Learning how to change a diaper is one of the first skills new parents have to learn — fast. And because diaper changing will continue for years, parent have to continually adapt their diaper-change as their newborn changes from a squirming baby to a restless toddler.
But diaper change proficiency takes time because learning how to change a diaper isn’t a one-and-done deal. Luckily there are professionals like pediatrician, author and speaker Dr. Laura Janna who can demystify diaper changes. Her first piece of advice? Keep your wits about you.
Don’t Panic When Learning How to Change a Diaper
Lots of dads panic about diaper changes. Some get frustrated at their lack of knowledge. Others get grossed out. Many feel like they’re failures when they screw up and have to start anew, while some freak out because they think they’re upsetting the child by taking too long. But keeping your cool can help your baby stay calm, which cuts down on the chaos of the situation.
Always Be Prepared for a Diaper Change
Every new parent has experienced it: leaving the house without enough diapers. If you think the baby might need to be changed once, pack backups. And backups for the backups. As you’ll soon see, kids have a habit of hitting pause on their bathroom breaks and resuming the, ahem, action right when a new diaper’s halfway on. You’ll surely need more diapers than anticipated, and better safe than sorry.
Consider Diapers Multi-Purpose Tools
During diaper changes, diapers can take on more roles than waste-capturing vessels. When changing a baby’s diaper, a clean diaper should be placed underneath the baby’s backside, like a pad, before the dirty diaper straps are loosened. Once the dirty diaper is unstrapped, wipe down with the front end in order to get any excess poop out of the way before getting into the wipes. And with boys, while disposing of a dirty diaper, use the clean one to cover up the urethra in order to avoid an unwanted shower.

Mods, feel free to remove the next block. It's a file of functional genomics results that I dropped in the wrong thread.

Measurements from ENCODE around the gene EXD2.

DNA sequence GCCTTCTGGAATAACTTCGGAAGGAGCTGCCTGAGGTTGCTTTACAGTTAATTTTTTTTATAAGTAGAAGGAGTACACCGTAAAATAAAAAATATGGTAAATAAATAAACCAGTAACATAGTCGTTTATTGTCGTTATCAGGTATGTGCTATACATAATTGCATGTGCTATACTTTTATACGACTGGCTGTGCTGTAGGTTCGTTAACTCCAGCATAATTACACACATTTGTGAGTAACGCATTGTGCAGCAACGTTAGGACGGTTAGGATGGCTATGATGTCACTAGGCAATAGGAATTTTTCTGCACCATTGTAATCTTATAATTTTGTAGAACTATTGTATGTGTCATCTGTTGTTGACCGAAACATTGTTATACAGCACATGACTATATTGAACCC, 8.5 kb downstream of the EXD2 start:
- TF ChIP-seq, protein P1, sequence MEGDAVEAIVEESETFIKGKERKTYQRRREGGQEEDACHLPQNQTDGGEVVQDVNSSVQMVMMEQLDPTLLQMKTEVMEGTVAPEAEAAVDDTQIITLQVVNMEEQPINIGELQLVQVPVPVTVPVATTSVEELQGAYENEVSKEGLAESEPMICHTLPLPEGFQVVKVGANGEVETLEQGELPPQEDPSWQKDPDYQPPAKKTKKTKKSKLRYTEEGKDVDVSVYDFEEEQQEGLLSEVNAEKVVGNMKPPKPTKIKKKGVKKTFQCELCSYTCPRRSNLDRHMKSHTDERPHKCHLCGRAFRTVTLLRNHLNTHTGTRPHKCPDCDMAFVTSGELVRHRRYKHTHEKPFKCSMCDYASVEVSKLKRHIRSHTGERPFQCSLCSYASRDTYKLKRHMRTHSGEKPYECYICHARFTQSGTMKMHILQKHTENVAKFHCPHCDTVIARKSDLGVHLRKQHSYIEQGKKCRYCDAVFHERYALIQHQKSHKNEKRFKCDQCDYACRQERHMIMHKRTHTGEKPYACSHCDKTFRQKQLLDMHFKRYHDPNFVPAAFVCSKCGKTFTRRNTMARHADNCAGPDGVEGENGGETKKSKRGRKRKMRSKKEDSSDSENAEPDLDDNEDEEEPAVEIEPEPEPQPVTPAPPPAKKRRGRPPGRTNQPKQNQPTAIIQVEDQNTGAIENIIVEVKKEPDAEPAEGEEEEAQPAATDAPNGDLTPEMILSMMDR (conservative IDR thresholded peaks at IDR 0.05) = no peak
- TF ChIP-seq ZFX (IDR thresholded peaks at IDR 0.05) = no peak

Don’t Freak Out About Funky Looking Poop
Baby poop can give you clues to what is going on inside your child. And while it’s typically something to note, changes in poop aren’t typically anything to freak out about. “Anytime you introduce kids to a new food, it can take the body time to get used to it. You might see some natural variations in different colors or consistency,” says Dr. Jana.
“If you get bright red blood, sometimes it’s not even coming from in the intestinal tract,” she continues. “Your baby could have a little cut in the skin as a result of constipated hard poop. It could also mean there’s some allergic reaction to a food that irritates the intestinal lining. That’s where you might also potentially see some blood so anytime you see it, it’s obviously worth bringing up, but it’s doesn’t mean you have to panic.”
Combat Diaper Rash Through Prevention
Diaper rash is an inevitability that starts with irritation, peaks with screaming, and promises to be repeated often. Controlling it is all about controlling moisture. If a baby’s wet, change them. Clean the area with water, then dab it dry.
Dr. Jana notes that most diaper rashes typically have one of two causes. “One is irritation of the skin, and that can be from sitting in a bowel movement for too long,” she says. “Or not being changed frequently enough cause a rash due to an infection. Like with a yeast infection diaper rash, since yeast lives in the intestinal tract and can cause problems if there is broken skin in the diaper area.”
Once a rash breaks out, it can be tough to get under control so keeping it from starting is worth the effort.
Develop a Diaper Change Routine
It’s also important to remember the unfortunate fact that poop can get everywhere, not just the diaper. But having a solid routine — or at least a mental checklist — can help with the cleanup.